Ten miles to the west of the pocket, however, a German Panzergrenadier Regiment broke through Soviet lines and briefly established contact with the Brody pocket, resulting in the rescue of approximately 3,400 soldiers, including approximately 400 Galicians, before being repulsed.
 By the end of that day, in the face of overwhelming Soviet attacks, the 14th Division as a whole disintegrated. Its German commander, Fritz Freitag, resigned his command and decreed that everyone would be on his own during the breakout.
 He and his staff formed their own battle group and headed south, abandoning the division.
 Some Ukrainian assault groups remained intact, others joined German units, and others fled or melted away. The Ukrainian 14th SS Fusilier battalion, still intact, came to form the rearguard of what was left of the entire 13th Corps.
Holding the town of Bilyi Kamin, it enabled units or stragglers to escape to the south and was able to withstand several Soviet attempts to overwhelm it. By the evening of 21 July, it remained the only intact unit north of the Bug River.
In the early morning of 22 July, the 14th Fusilier battalion abandoned Bilye Kamin. The Brody pocket was now only 4–5 miles long and wide.
 The German and Galician soldiers were instructed to attack with everything they had by moving forward until they broke through or were destroyed.
 Fighting was fierce and desperate. The German and Ukrainian soldiers surging south were able to overwhelm the Soviet 91st independent tank brigade "Proskurov" and its infantry support, and to escape by the hundreds. The remaining pocket collapsed by the evening of 22 July.
Despite the severity of the fighting, the division maintained its discipline and most of its members were ultimately able to break out of the encirclement. Of the approximately 11,000 Galician soldiers deployed at Brody, about 3,000 were able to almost immediately re-enter the division. Approx 7,400 were posted as "Missing in combat".Risultati immagini per brigade games ww2
Soviet statistics give the German losses at Brody as 2 Generals, 30,000 men killed and 17,000 captured (which was more than the number in the entire Corps).Risultati immagini per brigade games ww2
It has been mistakenly suggested that the losses for the 14th SS Division in Brody ran at 73%, higher than the rest of the Corps. The other battle-hardened German units which had formed XIII.A.K. produced similar casualty reports.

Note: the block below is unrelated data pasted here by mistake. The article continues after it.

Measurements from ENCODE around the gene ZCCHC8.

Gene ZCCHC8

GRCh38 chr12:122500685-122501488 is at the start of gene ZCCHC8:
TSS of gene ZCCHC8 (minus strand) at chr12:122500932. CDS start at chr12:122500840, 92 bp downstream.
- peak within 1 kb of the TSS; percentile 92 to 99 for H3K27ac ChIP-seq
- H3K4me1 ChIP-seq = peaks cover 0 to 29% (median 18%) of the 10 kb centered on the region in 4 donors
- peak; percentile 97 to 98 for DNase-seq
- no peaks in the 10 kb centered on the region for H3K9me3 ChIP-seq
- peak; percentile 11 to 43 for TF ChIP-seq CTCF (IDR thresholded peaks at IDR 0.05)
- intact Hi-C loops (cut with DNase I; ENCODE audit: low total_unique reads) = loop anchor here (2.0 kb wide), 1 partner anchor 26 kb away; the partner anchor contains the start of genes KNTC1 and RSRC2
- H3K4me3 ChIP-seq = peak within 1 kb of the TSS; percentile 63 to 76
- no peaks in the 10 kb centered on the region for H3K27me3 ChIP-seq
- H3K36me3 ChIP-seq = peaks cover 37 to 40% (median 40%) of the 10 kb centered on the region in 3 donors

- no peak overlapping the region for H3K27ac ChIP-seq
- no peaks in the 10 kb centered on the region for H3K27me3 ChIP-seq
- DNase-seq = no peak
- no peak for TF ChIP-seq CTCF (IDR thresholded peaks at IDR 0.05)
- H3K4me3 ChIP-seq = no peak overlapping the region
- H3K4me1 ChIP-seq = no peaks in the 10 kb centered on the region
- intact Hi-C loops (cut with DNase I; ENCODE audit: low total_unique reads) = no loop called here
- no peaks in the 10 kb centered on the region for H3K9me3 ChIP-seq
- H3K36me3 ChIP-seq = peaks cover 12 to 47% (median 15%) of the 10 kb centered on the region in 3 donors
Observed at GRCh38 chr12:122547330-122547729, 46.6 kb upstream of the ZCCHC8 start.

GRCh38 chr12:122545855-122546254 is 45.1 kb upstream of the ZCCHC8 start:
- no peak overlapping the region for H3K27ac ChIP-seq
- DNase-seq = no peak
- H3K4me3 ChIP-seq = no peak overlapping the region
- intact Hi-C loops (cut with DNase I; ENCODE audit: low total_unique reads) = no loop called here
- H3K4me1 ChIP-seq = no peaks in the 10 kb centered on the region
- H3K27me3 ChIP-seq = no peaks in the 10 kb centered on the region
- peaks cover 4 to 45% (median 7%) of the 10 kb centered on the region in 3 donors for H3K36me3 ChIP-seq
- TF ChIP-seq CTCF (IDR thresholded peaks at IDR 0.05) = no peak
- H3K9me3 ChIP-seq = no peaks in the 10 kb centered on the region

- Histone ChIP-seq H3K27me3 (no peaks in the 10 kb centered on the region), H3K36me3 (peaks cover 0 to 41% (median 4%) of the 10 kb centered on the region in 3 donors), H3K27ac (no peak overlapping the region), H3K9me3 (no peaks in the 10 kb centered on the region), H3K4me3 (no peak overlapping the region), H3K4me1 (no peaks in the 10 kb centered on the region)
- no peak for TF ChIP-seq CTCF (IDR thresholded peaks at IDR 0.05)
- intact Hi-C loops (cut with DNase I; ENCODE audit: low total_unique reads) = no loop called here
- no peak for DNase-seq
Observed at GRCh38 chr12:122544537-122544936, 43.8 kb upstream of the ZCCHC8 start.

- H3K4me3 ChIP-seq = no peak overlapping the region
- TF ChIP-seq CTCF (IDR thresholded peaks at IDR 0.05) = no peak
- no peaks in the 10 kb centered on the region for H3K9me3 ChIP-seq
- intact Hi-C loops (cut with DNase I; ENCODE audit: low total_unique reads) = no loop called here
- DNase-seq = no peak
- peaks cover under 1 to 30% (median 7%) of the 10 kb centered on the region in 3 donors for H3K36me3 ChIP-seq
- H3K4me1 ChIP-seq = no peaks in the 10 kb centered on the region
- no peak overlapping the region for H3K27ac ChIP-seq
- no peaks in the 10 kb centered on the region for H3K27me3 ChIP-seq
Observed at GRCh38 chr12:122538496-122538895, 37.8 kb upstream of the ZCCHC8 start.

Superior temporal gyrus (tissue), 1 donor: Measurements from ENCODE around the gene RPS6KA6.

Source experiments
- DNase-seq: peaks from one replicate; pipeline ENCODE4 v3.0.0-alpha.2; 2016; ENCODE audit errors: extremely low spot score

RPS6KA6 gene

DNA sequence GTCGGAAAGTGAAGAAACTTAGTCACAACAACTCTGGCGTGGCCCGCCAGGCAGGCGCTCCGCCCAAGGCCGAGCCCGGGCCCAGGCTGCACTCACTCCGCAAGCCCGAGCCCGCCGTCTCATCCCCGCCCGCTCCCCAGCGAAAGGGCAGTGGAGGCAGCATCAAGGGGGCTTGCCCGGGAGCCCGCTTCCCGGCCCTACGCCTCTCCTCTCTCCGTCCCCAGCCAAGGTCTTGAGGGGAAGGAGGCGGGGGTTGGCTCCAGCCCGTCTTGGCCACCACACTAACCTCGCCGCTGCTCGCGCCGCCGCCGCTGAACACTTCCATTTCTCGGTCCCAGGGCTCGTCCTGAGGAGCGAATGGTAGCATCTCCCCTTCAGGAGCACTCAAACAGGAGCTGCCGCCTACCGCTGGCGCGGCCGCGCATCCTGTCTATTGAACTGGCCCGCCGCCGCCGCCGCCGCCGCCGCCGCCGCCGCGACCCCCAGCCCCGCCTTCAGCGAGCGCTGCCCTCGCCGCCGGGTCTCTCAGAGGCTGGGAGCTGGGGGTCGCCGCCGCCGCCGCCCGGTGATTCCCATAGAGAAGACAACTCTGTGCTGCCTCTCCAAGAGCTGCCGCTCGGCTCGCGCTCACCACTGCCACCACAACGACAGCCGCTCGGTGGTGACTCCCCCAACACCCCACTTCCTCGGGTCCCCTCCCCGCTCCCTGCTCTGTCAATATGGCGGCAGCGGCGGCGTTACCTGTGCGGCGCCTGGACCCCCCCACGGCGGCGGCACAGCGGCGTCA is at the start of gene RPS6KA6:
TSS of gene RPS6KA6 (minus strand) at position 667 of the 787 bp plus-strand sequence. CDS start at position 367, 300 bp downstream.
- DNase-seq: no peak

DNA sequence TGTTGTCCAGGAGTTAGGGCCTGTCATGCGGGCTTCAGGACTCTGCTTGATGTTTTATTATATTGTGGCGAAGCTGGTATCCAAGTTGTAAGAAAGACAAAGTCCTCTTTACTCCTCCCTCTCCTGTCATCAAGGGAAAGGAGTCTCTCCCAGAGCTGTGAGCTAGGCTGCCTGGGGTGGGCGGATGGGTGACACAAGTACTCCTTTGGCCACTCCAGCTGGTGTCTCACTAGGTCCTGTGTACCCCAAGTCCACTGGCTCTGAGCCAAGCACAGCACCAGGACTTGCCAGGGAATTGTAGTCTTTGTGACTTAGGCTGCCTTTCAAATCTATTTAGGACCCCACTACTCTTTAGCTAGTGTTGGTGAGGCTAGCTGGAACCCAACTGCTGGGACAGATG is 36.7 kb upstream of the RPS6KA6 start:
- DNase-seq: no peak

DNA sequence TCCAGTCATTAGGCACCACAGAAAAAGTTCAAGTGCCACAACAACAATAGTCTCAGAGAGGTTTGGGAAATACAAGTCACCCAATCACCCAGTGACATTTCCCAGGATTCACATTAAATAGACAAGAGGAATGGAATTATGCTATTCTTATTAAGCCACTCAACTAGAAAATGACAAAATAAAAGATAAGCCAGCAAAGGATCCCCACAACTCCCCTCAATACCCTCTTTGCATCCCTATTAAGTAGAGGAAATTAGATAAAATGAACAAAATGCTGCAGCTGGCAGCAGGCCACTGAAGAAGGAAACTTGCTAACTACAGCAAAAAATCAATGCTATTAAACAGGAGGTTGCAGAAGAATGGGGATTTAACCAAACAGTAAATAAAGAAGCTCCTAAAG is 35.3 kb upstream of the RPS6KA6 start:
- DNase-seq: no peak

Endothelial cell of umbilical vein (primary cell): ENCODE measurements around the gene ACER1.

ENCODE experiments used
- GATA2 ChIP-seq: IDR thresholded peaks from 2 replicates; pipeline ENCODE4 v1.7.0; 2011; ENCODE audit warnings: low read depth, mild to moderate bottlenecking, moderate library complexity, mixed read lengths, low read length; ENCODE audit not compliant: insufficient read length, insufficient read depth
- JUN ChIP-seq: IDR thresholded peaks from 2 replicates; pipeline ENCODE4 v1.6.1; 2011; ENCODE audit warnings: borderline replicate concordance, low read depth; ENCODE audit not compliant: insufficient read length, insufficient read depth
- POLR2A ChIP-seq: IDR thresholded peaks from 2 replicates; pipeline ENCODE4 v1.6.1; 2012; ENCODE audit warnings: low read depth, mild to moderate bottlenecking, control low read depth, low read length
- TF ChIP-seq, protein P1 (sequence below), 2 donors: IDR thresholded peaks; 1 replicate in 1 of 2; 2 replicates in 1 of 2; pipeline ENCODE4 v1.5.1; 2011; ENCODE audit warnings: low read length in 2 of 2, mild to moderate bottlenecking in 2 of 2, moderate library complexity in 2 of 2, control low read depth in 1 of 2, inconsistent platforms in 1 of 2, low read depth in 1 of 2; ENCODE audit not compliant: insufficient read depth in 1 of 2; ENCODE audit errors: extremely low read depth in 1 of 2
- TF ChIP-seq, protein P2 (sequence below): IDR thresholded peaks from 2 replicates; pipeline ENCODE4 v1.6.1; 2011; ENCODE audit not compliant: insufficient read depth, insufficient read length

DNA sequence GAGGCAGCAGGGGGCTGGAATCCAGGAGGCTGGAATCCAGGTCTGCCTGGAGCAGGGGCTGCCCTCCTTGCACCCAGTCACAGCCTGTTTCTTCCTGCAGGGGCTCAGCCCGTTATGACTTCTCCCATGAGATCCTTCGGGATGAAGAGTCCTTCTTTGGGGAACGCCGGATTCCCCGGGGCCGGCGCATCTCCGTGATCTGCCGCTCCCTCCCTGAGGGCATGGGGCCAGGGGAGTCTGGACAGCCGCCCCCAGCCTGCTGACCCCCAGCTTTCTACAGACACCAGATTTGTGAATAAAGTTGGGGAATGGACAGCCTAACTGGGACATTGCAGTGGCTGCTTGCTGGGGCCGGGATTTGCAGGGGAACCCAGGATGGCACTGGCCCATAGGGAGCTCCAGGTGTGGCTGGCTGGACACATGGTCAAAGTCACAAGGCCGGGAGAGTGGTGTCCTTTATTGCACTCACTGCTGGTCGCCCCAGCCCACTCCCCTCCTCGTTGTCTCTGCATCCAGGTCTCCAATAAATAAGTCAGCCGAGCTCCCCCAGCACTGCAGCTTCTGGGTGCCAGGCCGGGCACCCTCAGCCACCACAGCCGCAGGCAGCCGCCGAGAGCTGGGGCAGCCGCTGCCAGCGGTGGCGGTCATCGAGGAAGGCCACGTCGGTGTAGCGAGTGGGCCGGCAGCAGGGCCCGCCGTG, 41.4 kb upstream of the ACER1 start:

About 5,000 men of Korpsabteilung 'C' which formed the spearhead of the breakout forces escaped the encirclement with sidearms but without vehicles, horses, and other weapons, supplies, and equipment.
 A total of 73 officers and 4,059 NCOs and men were listed as killed or missing. By comparison, the 361st Infantry Division which deployed fewer troops at the beginning of the battle than the Galician Division and together with it formed the rearguard, suffered equal losses.
 Between 16–22 July, it sustained almost as many casualties with total losses amounting to 6,310 officers and men (dead, missing or wounded). The necessary manpower required to rebuild this and the other German formations was not available and they were subsequently disbanded and the survivors incorporated into other divisions.
As for XIII.A.K., the final report of the Corps's liquidation commission (applicable to its regular army units only) recorded 21,766 killed or missing in action, which together with the 7,000 killed or missing men from the Galician Division brings to the total lost to about 29,000.
 This figure corresponds with General Lange's own estimate of a total of 25–30,000 killed in the encirclement. On the other hand the recently declassified secret Soviet General Staff report states that during the course of the battle their forces destroyed more than 30,000 soldiers and officers, 85 tanks and self-propelled guns, over 500 guns of various calibres, 476 mortars, 705 machine guns, 12,000 rifles and submachine guns, 5,843 vehicles, 183 tractors and trailers and 2,430 motorcycles and bicycles.Risultati immagini per brigade games ww2
 It also claims that over 17,000 soldiers and officers were taken prisoner, 28 tanks and self-propelled guns were captured, as were over 500 guns of various calibres, more than 600 mortars, 483 machine guns, 11,000 rifles and sub-machine guns, over 1,500 vehicles, 98 tractors and trailers, 376 motorcycles and bicycles, in excess of 3,000 horses and 28 warehouses full of military goods.
 An estimated total number of survivors of all XIII.A.K. units has been given by the adjutant of the 349th Infantry Division as 15,000 officers and men, while a slightly lower figure of 12,000 was subsequently given by Oberst Wilck.
The 3000 survivors of the Galician Division were used as a nucleus for the rebuilt 14th SS division. Those that were captured were either executed or sent to slave-labour camps. Approximately 2,000 + are thought to have joined up with the UIA

The Germans rebuilt the division over several months using reserve units. From the end of September 1944, the division was used against the Slovak National Uprising.